Small is Beautiful

My garden ideal is partly formed by my infatuation with Victorian chick lit and a couple of trips to Italy – not exactly attainable ideals – but is most shaped by the most beautiful garden I’ve ever known: my mom’s.  Over decades my parents turned their average suburban acre at the base of a gentle, boulder strewn hill into the kind of garden that ends up in garden books.  There were perennial beds and shrub boarders and a woodland walk and a formal potager. The last year they lived there, my little son leaped off the stone wall, hid behind old trees, and ran laps on the lawn, and I was reminded how wonderful the place was for kids.  But it wasn’t wonderful for people on the cusp of retirement, particularly when the snow fell and the walk needed shoveling.  So they moved, and we all grieved the loss of the garden and house we loved.

My parents are now living a hipster life in Providence (at least it seems a hipster life to me, suburban mom that I am) and they have built a new garden completely different from the old, but I think just as beautiful.  They have two gardens, or maybe even three, depending upon how one counts gardens.  The photo above is of the balcony garden, always blooming, always lush, and always visible through the living room, dining room, and study.  I don’t think many gardens have as much impact on the inside of a house as this new, tiny gem does on my parent’s place.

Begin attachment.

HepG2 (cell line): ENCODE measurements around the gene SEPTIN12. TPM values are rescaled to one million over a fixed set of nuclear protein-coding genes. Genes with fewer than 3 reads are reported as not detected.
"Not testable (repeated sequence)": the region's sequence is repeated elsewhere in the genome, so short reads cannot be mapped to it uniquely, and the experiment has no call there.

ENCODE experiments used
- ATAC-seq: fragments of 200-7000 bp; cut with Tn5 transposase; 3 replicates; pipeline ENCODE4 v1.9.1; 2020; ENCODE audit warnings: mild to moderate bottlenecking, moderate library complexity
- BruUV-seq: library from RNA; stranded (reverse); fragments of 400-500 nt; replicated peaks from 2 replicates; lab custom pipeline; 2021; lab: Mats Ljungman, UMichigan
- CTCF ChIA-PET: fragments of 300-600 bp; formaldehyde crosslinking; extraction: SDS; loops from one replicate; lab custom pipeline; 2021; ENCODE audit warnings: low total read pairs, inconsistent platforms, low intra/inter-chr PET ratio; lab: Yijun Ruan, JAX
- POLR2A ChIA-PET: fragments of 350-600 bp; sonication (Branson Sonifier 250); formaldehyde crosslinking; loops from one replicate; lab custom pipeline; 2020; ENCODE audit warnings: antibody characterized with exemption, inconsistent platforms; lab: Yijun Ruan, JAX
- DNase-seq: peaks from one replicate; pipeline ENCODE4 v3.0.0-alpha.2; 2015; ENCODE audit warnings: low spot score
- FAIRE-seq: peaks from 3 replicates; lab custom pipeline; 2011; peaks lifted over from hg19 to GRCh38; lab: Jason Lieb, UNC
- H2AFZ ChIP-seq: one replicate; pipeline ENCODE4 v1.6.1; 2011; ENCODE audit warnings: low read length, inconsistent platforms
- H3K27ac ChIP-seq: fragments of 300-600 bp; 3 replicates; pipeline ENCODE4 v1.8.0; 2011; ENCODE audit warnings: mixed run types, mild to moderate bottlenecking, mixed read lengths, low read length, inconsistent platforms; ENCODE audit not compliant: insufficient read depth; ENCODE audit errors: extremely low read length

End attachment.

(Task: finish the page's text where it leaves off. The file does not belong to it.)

Mom’s second and third gardens are allotments in the community garden down the street, where my parents are growing, among the tomatoes and lettuce, dahlias:

I think mom grows as much food and many more flowers in her tiny gardens than I do on my bigger one.  I’ve always learned from my mom’s gardening, and I think I imagined that somehow I would cease learning when she gave up her large garden.  I haven’t though – her garden keeps growing, she keeps teaching, and I keep learning.  What I’ve learned this past year, watching Mom, is humbling stuff: how a master gardener like her really is in a different league than a beginner like me; that community gardening is a soul enriching thing; and that small is truly and utterly beautiful.  Of course I still miss the old garden, and I know she does, too.  We’ll probably all miss it forever, in the way I miss my grandmother who died not long ago – with a mix of sadness and sweetness and love.  The new gardens, though, are offshoots of the old, just as my son is an offshoot of the great grandmother he never knew – generations unceasing, watered with love.

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